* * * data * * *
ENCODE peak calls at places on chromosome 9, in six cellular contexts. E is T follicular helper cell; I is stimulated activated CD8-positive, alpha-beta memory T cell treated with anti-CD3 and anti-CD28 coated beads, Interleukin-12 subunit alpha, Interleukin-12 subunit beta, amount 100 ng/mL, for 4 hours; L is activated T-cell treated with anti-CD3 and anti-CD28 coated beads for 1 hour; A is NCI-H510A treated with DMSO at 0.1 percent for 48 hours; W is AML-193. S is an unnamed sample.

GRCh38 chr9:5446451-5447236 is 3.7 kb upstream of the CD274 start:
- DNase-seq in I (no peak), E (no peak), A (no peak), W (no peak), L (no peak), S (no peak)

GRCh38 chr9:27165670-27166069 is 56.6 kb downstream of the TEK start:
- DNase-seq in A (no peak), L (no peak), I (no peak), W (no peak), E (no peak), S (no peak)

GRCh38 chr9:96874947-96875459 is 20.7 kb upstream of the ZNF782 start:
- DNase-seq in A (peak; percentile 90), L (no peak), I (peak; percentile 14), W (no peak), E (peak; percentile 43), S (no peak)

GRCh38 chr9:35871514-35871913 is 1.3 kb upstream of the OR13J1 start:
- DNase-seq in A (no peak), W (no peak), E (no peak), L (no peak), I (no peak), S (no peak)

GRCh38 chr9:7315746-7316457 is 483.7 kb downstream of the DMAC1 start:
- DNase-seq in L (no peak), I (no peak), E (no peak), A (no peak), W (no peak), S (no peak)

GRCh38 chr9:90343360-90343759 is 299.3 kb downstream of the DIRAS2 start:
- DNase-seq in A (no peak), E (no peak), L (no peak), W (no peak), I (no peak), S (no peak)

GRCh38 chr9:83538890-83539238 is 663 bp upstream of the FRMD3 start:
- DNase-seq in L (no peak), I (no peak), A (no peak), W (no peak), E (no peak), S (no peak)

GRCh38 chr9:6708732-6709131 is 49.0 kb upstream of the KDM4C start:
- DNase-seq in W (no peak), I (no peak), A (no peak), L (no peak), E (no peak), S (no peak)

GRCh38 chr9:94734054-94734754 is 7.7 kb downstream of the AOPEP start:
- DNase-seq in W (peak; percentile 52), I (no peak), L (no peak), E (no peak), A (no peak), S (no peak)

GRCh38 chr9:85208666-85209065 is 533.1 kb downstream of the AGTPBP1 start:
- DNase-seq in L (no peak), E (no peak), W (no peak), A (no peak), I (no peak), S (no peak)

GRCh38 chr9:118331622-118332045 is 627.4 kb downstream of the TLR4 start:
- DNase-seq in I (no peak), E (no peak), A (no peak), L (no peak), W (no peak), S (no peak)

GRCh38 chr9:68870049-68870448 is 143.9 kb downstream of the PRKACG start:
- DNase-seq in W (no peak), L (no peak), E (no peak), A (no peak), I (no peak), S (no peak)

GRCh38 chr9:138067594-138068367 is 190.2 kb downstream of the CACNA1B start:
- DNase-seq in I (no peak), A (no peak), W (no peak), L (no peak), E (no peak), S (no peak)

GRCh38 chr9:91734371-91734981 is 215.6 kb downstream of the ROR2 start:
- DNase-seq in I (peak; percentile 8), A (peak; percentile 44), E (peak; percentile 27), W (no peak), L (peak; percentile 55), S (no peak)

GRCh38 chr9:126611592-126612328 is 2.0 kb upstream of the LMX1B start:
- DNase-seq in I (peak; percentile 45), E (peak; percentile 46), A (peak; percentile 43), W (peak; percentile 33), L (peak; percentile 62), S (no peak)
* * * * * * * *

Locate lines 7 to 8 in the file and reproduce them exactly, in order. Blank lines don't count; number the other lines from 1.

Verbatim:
- DNase-seq in A (peak; percentile 90), L (no peak), I (peak; percentile 14), W (no peak), E (peak; percentile 43), S (no peak)

GRCh38 chr9:35871514-35871913 is 1.3 kb upstream of the OR13J1 start: